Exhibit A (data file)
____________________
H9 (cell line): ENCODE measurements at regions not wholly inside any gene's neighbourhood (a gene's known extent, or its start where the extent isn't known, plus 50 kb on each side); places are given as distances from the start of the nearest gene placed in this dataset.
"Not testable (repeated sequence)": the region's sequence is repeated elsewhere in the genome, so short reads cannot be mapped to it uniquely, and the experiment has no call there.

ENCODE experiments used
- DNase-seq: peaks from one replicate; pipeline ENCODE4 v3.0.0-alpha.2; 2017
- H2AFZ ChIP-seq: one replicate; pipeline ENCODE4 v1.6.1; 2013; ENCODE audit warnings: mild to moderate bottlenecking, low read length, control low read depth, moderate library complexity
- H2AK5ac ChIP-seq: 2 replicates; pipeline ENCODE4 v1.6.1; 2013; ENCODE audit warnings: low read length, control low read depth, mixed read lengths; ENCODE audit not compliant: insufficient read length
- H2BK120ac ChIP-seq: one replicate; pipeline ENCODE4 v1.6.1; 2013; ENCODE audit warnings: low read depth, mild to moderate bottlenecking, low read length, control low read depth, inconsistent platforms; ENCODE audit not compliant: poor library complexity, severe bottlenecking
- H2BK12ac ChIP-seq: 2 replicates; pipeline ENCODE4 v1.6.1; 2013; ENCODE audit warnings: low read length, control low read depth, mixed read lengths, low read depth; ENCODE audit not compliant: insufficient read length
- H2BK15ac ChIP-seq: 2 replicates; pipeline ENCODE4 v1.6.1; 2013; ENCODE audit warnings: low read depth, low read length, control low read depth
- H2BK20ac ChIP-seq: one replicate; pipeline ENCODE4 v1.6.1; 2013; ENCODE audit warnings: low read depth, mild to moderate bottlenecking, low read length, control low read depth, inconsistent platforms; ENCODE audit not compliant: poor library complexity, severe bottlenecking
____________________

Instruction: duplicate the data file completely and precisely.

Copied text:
H9 (cell line): ENCODE measurements at regions not wholly inside any gene's neighbourhood (a gene's known extent, or its start where the extent isn't known, plus 50 kb on each side); places are given as distances from the start of the nearest gene placed in this dataset.
"Not testable (repeated sequence)": the region's sequence is repeated elsewhere in the genome, so short reads cannot be mapped to it uniquely, and the experiment has no call there.

ENCODE experiments used
- DNase-seq: peaks from one replicate; pipeline ENCODE4 v3.0.0-alpha.2; 2017
- H2AFZ ChIP-seq: one replicate; pipeline ENCODE4 v1.6.1; 2013; ENCODE audit warnings: mild to moderate bottlenecking, low read length, control low read depth, moderate library complexity
- H2AK5ac ChIP-seq: 2 replicates; pipeline ENCODE4 v1.6.1; 2013; ENCODE audit warnings: low read length, control low read depth, mixed read lengths; ENCODE audit not compliant: insufficient read length
- H2BK120ac ChIP-seq: one replicate; pipeline ENCODE4 v1.6.1; 2013; ENCODE audit warnings: low read depth, mild to moderate bottlenecking, low read length, control low read depth, inconsistent platforms; ENCODE audit not compliant: poor library complexity, severe bottlenecking
- H2BK12ac ChIP-seq: 2 replicates; pipeline ENCODE4 v1.6.1; 2013; ENCODE audit warnings: low read length, control low read depth, mixed read lengths, low read depth; ENCODE audit not compliant: insufficient read length
- H2BK15ac ChIP-seq: 2 replicates; pipeline ENCODE4 v1.6.1; 2013; ENCODE audit warnings: low read depth, low read length, control low read depth
- H2BK20ac ChIP-seq: one replicate; pipeline ENCODE4 v1.6.1; 2013; ENCODE audit warnings: low read depth, mild to moderate bottlenecking, low read length, control low read depth, inconsistent platforms; ENCODE audit not compliant: poor library complexity, severe bottlenecking